"Our graduates can work in many areas: in their specialty at an enterprise, in a business that sells equipment for that enterprise, in the sales department of that enterprise, in a laboratory that conducts research that is then implemented at the enterprise, engage in research activities in scientific institutions, creating technologies or developing materials, and work in related fields. Chemical education significantly develops intellectual abilities that can be easily adapted to any field. This is a very high-quality fundamental training not only in terms of knowledge but also the development of practical skills - a person trains the brain to solve problems. Then these skills can be applied in various fields, including engineering, technology, digital technologies, etc.," explains Hryhorii Vasyliev, associate professor of the Department of Electronic Production Technology at the Faculty of Chemical Engineering of Igor Sikorsky Kyiv Polytechnic Institute.
The process of studying chemistry at Igor Sikorsky Kyiv Polytechnic Institute is as follows: in the first year, students study general disciplines, and in the second year, they choose one of the educational programs. The first program is related to electrochemical production (i.e., everything related to the use of electrical energy for chemical reactions or the use of chemistry to generate electrical energy). The second is inorganic substances technology for water purification, which is related to the production of inorganic substances and water purification. The third area is organic substances and their technologies, i.e. organic synthesis and organic production. Another educational program is technologies related to food additives and cosmetics. There is the area of ceramics and glass: the production of glass with various properties, such as optical glass and glass for various purposes, which is especially important during the reconstruction of the country. Another industry is the technology of composite and polymeric materials. That is, the production of polymer products and the manufacture of various binders, such as construction mixtures.
"Of course, it's impossible to learn chemistry sitting at a textbook or a monitor, because these are skills that need to be acquired with your hands. That is why almost all our courses are accompanied by a laboratory workshop. Starting with general chemistry, where fairly simple experiments are performed in glassware, and ending with more complex technological courses, where certain substances are obtained or analyzed. There is a set of laboratory facilities that simulate the operation of real reactors or apparatus for producing substances. There are also separate courses where we teach how to work with analytical equipment that corresponds to the world's modern laboratories. To obtain this laboratory equipment, we apply for grant programs. In this way, we try to meet the world's standards," says Hryhorii Vasyliev.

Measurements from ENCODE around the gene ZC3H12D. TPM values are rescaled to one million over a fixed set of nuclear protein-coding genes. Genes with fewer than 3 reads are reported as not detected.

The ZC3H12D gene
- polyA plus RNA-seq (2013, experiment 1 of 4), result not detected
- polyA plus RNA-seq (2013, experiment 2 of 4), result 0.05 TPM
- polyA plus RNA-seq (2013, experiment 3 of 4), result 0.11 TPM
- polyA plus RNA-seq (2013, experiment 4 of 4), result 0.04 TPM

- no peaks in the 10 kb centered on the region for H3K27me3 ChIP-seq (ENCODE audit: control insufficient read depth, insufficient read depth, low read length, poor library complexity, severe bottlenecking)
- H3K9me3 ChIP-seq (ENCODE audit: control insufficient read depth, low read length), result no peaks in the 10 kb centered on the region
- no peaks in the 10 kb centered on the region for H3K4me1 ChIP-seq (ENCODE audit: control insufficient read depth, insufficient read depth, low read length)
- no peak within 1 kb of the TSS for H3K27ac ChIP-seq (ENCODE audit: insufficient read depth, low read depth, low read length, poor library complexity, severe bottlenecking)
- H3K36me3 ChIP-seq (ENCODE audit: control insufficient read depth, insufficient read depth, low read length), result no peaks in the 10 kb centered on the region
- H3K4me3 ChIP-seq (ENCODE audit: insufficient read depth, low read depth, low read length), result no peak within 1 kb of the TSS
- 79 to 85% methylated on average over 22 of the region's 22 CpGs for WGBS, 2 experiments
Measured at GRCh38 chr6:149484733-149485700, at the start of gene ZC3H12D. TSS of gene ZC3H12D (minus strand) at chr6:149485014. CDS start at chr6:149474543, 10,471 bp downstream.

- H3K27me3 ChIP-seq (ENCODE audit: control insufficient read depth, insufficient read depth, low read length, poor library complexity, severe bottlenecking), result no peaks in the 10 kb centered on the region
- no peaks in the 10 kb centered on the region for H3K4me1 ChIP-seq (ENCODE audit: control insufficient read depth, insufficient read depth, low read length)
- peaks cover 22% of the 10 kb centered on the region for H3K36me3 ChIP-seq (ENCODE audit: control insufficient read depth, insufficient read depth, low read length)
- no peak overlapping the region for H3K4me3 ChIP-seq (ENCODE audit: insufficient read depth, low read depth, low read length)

In recent years, the faculty has been rejuvenated - many of the scientists here are under the age of 35. After graduation, they get a third degree - a PhD - and continue to work at the university.
"And, of course, since scientific work must be done, our scientists want to do this work with payment. They take part in various competitions - from the Ministry of Education and Science, the National Research Foundation. They submit project applications to European competitions to receive funding. As part of these projects, we were able to significantly upgrade the material and technical base, purchased modern instruments for electrochemical analysis, spectral analysis, and material structure research. All this equipment has been installed and put into operation, and as part of the educational process, students can acquire skills in using it and use it to perform research," the scientist explains.
Chemical specialists improve their skills at both Ukrainian and global enterprises.
"Several years ago, my department carried out a research project commissioned by an Austrian company that is one of the European leaders in the field of electrochemical coating. Our specialists were commissioned by them to carry out scientific work, improve the quality of one of the coatings, and then implement these results at the plant in Austria, while improving their skills there at modern electrochemical production. Since our specialists are highly qualified, we have orders for scientific results abroad," says Vasiliev.
Helicopters for the country
Ihor Hryshko, director of the Mechanical Engineering Institute, is confident that due to the lack of engineering personnel, it is easy for engineers to find a job in Ukraine. Students start working in their third year and receive 15-20 thousand hryvnias at the start. Companies are always coming to the university with requests: they ask for designers and technologists.